Shadow Doctor #3
Aftershock Comics 2021
Created & Written by Peter Calloway
Illustrated by Georges Jeanty
Coloured by Juanchoi
Lettered by Charles Pritchett
Nathaniel got what he wanted: he had the money – a gift from Al Capone – to start his medical practice. He was going to be a doctor. Then the bomb went off. In the chaotic aftermath – and with a life on the line – Nathaniel was going to learn what taking money from the mafia truly meant.
I have said it time and time again this is one of if not the most powerful story being published right now. The fact that this is based off Peter’s family history makes it all the more interesting to me. While his family has known and worked for Al Capone my own grandfather worked with members of New York City’s mob in getting his liquor license for the bar he owned and to know that there are personal connections that can be made in such a fashion is sensational. The opening for me is interesting as it is both heartwarming and awkward at the same time. It does tell us what we need to know about Nathaniel’s father well that and seeing the imagery of the field mouse doesn’t hurt either.
I am such a huge fan of the way that this is being told. The story & plot development that we see through how the sequence of events unfold as well as how the reader learns information is presented exceptionally well. There is a lot that we see and even more that we don’t see and what lies in-between is where the reader becomes engaged. The character development is fantastic and it must be difficult to take family and make them come across like this to everyone and yet it’s rendered so well. The pacing is superb and as it takes us through the pages revealing more and more of the story and the ethical dilemma he’s going through we get a better and better appreciation for him.
I like how this is being structured and how the layers within the story tie themselves into this so that they work on the larger picture as a whole. How we see everything working together to create the story’s ebb & flow as well as how it moves the story forward is achieved extremely well indeed.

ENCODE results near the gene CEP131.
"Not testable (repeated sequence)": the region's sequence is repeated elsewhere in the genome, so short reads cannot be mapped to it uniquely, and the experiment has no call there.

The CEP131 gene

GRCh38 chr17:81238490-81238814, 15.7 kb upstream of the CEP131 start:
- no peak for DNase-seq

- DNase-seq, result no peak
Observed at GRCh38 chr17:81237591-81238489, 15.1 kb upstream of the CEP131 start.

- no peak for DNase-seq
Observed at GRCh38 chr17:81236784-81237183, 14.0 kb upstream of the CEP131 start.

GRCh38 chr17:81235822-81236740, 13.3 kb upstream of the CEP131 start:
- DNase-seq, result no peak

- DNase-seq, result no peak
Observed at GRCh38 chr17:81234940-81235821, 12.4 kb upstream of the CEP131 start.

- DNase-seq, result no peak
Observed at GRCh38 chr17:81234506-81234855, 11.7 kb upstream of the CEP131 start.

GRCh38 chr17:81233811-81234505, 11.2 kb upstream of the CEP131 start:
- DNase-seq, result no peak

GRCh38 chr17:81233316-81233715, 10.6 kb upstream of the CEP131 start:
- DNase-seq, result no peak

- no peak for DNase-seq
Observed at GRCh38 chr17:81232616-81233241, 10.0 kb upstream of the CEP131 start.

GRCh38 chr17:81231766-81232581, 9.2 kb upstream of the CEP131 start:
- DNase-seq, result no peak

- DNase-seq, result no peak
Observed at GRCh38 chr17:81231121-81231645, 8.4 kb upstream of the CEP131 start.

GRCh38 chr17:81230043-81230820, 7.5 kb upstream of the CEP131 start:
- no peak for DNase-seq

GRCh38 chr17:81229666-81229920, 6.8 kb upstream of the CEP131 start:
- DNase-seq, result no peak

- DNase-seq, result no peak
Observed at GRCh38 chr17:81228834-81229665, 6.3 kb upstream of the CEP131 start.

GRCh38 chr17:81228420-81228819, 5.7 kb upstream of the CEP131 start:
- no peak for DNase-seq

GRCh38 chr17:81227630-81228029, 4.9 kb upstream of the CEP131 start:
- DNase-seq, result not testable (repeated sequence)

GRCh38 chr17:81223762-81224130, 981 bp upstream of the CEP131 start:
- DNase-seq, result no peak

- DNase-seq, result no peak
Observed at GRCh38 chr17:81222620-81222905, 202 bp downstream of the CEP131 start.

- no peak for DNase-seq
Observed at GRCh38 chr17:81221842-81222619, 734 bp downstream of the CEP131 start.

Georges does some of the best work of his career within these pages and considering his career that’s saying something. The linework that we see is so gosh darn good, it’s strong, clean and crisp and how the varying weights and techniques are being utilised to bring out this level of detail in the work is really rather extraordinary. Between the judicious use of backgrounds and the composition within the panels bringing us the depth perception, sense of scale and that overall sense of size and scope to the story is incredibly well rendered. Also the likeness to Capone and his men, I’m also assuming Peter’s family based on photographs, is beautiful to see. The colour work is fabulous and how the various hues and tones within the colours are being utilised to create the shading, highlights and shadow work shows such a control of and understanding on how to utilise colour.
If this weren’t a true story you could definitely make a case that it’s based off true events and it would make one of those absolutely brilliant films or mini-series on Discovery + or the History Channel. Heck it would also make for a great spotlight during black history month as well and considering Nathaniel is a ground breaking doctor who got his start doing what he did it’s one hell of a human interest tale as well. This is the kind of story that not only spotlights what a man will do to make his dreams comes true but also how one copes with the moral and ethical dilemmas that come along with those decisions. This is why Aftershock is the publishing house where risks are taken and where storytelling is better than just about anywhere else today.